Deputy Secretary of State Robert B. Zoellick and Slovenian Foreign Minister Dmitrij Rupel said they focused during their meeting in Ljubljana March 28 on Kyrgyzstan and Kosovo.
With Slovenia currently holding the chairmanship of the Organization for Security and Cooperation in Europe (OSCE), Rupel has played an active role in the events that have followed the disputed election in Kyrgyzstan. Zoellick said the OSCE has "a key role in terms of trying to bring the parties together within Kyrgyzstan as they sort of deal with the departure of the President and looking towards the new government and new elections."
The OSCE can also provide election assistance and monitoring and support for some police services, as well as help in the development of a free press, he added.
"The OSCE can also play a role among its 55 members in terms of making sure that key partners, particularly neighbors -- Kazakhstan, Russia, others -- have a comfort about the [democratic] process moving forward and support the process," said Zoellick.
Regarding Kosovo, Zoellick said 2005 is already scheduled to be a year in which there is a review of the achievement of democratic standards and also discussions of Kosovo's status.
"It's important to see how these [standards and status] fit together. So the future of Kosovo obviously depends on discussions with Serbia and also as Slovenia has discussed with its Croatian neighbors."
Zoellick added that he and Rupel agree the discussions will be most successful if they "take place within a broader European context, if there's a recognition of a vision and future for these countries within a European space."
Zoellick was United States Trade Representative from February 2001 until his Senate confirmation and swearing in as deputy secretary of state last month. He is visiting fourteen European capitals March 28-April 5 on his first trip in his new post.
Zoellick's itinerary includes stops in Belgium, Bulgaria, the Czech Republic, Denmark, Estonia, Greece, Hungary, Iceland, Latvia, the Netherlands, Portugal, Romania, Slovenia, and Spain.
Following is the State Department transcript:
U.S. Department of State
March 29, 2005
Remarks With Foreign Minister Dmitrij Rupel of Slovenia
Robert B. Zoellick, Deputy Secretary of State
March 29, 2005
MINISTER RUPEL: -- let us say southeastern of Europe. WE mostly spoke about Kosovo and Serbia-Montenegro. Slovenia is a member to the European Union, NATO is chairing the OSCE, and is thus in the center of very important events, international events, that have to do with security issues. Slovenia also participates in very important debates regarding the world or global stability peace, et cetera.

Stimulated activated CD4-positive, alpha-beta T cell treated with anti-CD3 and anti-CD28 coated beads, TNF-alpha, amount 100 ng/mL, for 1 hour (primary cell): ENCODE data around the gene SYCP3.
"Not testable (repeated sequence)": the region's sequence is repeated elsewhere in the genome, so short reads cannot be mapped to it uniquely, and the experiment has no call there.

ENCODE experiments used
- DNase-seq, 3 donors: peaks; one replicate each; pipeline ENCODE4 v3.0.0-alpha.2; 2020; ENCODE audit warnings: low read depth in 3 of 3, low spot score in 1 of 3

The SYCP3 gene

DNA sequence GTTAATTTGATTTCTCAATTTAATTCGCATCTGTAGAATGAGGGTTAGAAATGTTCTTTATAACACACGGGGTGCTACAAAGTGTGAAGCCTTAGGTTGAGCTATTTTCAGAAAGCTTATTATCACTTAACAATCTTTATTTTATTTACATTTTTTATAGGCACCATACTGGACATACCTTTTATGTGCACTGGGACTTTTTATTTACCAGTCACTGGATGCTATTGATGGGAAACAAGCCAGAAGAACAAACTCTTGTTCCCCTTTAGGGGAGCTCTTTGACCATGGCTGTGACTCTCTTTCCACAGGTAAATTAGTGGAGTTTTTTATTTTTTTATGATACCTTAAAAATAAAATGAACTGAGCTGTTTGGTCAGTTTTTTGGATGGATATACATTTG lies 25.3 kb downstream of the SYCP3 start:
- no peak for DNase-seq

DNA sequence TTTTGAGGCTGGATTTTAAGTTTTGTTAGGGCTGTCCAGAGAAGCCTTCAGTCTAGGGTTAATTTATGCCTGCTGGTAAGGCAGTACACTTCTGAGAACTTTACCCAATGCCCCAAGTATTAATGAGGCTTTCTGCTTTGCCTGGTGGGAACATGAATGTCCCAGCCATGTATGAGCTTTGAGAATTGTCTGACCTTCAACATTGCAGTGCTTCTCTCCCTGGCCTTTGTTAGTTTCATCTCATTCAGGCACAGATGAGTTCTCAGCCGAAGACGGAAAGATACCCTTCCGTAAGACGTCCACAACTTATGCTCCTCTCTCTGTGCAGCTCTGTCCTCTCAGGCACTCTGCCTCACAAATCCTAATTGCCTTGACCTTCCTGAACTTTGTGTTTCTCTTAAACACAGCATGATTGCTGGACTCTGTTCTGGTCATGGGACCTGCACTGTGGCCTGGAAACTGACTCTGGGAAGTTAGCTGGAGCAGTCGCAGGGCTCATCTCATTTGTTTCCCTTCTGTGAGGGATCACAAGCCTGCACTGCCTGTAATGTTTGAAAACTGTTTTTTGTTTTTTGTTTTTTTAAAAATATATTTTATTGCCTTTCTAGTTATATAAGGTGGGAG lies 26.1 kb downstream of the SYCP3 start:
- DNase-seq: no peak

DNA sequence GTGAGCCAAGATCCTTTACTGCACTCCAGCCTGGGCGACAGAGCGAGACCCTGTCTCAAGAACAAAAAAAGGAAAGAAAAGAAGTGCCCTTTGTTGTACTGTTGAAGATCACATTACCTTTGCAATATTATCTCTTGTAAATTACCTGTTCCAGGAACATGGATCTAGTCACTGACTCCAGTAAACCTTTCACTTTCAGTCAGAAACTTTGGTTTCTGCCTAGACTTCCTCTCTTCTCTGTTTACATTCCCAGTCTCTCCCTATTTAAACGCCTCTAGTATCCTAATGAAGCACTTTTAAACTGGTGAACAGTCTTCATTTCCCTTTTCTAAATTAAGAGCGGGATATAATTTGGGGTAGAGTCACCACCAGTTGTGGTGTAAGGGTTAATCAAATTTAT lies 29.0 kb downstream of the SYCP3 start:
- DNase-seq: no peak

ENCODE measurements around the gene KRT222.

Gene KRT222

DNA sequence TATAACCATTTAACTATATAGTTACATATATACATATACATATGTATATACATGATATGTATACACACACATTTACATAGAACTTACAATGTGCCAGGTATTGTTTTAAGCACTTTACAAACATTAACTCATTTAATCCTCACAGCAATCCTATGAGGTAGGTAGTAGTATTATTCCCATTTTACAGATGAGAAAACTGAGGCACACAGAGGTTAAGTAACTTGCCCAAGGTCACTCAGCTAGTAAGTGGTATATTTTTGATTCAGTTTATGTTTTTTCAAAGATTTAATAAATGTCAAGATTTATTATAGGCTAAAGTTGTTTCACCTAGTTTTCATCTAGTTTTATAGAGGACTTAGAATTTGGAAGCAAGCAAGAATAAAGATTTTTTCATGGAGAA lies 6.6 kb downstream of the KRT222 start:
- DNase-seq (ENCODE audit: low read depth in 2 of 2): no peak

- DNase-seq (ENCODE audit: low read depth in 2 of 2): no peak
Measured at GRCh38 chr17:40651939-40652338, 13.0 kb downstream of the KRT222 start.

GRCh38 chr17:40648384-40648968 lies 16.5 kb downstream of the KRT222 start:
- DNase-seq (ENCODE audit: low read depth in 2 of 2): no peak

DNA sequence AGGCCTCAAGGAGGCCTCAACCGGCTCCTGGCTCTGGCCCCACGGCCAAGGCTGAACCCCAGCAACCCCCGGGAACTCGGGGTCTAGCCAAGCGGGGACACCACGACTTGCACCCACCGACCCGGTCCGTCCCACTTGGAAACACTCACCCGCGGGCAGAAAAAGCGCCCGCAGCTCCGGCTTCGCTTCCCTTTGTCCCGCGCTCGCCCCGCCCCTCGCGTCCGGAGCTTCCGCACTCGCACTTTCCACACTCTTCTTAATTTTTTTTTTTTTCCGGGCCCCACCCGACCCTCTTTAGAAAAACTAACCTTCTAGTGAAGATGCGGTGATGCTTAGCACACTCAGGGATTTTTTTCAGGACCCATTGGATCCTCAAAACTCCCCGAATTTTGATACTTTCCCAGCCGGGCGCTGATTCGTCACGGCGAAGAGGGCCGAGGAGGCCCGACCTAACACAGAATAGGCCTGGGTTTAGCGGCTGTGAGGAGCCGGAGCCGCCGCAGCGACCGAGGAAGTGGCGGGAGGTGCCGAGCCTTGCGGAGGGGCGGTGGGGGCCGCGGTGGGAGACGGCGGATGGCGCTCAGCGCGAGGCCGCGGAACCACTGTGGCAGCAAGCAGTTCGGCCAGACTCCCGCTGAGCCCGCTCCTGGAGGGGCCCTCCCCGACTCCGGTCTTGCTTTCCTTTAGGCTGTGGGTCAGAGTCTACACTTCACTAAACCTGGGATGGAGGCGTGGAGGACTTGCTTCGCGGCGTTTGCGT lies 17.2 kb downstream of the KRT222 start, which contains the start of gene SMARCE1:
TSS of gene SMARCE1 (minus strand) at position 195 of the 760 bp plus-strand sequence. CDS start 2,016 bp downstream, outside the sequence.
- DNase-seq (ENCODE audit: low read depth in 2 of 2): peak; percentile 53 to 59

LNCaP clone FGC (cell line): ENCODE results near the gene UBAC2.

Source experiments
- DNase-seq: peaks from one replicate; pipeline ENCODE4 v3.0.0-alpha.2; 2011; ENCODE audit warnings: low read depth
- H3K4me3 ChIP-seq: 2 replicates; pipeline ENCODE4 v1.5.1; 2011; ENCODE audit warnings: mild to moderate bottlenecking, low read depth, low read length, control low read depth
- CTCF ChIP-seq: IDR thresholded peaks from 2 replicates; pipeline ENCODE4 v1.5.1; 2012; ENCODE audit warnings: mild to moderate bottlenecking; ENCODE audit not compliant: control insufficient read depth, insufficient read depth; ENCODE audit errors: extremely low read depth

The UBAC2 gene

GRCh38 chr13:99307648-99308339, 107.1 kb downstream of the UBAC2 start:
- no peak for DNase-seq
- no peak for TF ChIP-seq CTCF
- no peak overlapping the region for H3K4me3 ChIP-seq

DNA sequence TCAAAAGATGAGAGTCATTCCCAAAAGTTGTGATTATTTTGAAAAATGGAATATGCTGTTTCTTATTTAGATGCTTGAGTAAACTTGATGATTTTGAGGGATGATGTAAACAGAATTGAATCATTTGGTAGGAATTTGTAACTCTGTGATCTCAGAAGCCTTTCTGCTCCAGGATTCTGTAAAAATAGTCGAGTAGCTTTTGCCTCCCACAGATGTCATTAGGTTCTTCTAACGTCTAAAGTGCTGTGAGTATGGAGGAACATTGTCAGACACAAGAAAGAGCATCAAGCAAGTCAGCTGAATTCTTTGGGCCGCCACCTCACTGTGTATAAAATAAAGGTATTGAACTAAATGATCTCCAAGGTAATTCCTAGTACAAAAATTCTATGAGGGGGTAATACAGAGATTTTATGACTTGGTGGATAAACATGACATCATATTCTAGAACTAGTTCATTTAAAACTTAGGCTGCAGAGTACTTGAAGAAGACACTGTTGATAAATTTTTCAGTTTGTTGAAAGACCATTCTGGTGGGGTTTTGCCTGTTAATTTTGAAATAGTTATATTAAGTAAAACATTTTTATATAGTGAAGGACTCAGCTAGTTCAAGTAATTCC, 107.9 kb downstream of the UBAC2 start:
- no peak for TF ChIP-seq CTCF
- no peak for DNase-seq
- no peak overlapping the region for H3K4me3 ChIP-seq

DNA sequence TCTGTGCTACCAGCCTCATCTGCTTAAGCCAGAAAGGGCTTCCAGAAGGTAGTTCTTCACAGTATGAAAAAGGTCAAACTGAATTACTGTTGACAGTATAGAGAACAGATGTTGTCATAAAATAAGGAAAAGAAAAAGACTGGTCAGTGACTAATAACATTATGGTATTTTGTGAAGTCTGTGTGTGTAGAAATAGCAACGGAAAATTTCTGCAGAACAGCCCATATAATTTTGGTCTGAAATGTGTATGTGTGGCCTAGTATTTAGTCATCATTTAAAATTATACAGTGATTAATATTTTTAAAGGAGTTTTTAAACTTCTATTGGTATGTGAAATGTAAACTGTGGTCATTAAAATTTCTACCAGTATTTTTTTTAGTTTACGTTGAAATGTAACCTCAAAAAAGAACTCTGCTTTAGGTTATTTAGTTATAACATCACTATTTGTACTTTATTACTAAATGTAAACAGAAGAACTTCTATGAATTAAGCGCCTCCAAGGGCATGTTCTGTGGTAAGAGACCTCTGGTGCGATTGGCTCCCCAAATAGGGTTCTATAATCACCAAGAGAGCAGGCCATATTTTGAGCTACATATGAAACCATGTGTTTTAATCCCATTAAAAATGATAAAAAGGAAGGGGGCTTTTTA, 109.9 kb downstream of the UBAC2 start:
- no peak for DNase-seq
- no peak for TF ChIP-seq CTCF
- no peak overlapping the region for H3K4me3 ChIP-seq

As I said, we talked about Kosovo, we talked about Kyrgyzstan. I informed Mr. Zoellick of our intentions regarding the traveling to Kyrgyzstan in the days to come. I also spoke about what has happened there, what the situation is there now and what was the role of Slovenia there during this time. We noted that the role of the OSCE is this case was of course beneficial and that it can also prove very important in the future. This is why our activities there will continue.
Concerning Kyrgyzstan, I already talked to some other colleagues, also to Mrs. Rice some days ago, and today we presented a situation currently existing there. We said that we intend to assist with the issues regarding the implementation or carrying out elections about legal and constitutional affairs with the so-called police assistance. We are speaking here about training of police forces, about settling the issues concerned with the operation and organization of police forces in Kyrgyzstan.
Regarding bilateral relations, I am certain that our guest will be able to say something more. We expressed, both me and Prime Minister our interest for comprehensive and increased cooperation between the United States and Slovenia in the economic area. We also expressed our interest to strengthen bilateral relations between the two countries, and we spoke about how it would be possible to cooperate in the coming months not only in the economic area but also in the area of countries around us in our area, meaning countries of Southeastern Europe, also Afghanistan, Africa, Iraq, et cetera.
I would like to reiterate, we are very much in favor of strengthening economic cooperation between the U.S. and Slovenia in the area of trading goods and services as well as in the area of foreign direct investment. So much from my part. Mr. Zoellick, the floor is yours.
DEPUTY SECRETARY ZOELLICK: Thank you very much, Minister. I think the Minister gave you a good sense of the topics that we had a chance to discuss, but I want to thank the Minister, as well as the Prime Minister for their graciousness in meeting with me today. The prime purpose of this visit was for me to come and be able to listen and to learn some of Slovenia's primary topics of interest.
This is the first visit of 14 different capitals that I'll be meeting with our NATO partners in over the next week or so, and it reflects President Bush and Secretary Rice's view that early in this second term of President Bush they wanted to come to Europe, talk about some of the issues on our agenda, and I on this trip am trying to visit the various capitals that they did not have a chance to visit yet. So we wanted in the early months of this term to be able to have an opportunity to hear in capitals of people's primary interests.
So as the Minister said, we had a chance to cover in particular Slovenia's leadership role in the OSCE. We talked about how this is particularly important given the events in Kyrgyzstan and I know the Minister is playing an active day by day if not hour by hour role in terms of trying to work with the other members of the OSCE and support the democratic process in Kyrgyzstan. But we also spent considerable time on the Balkans. And here as well I wanted to make sure I got the Minister's perspective on the events ahead because we think that 2005 will be a very important year for the process in the Balkans.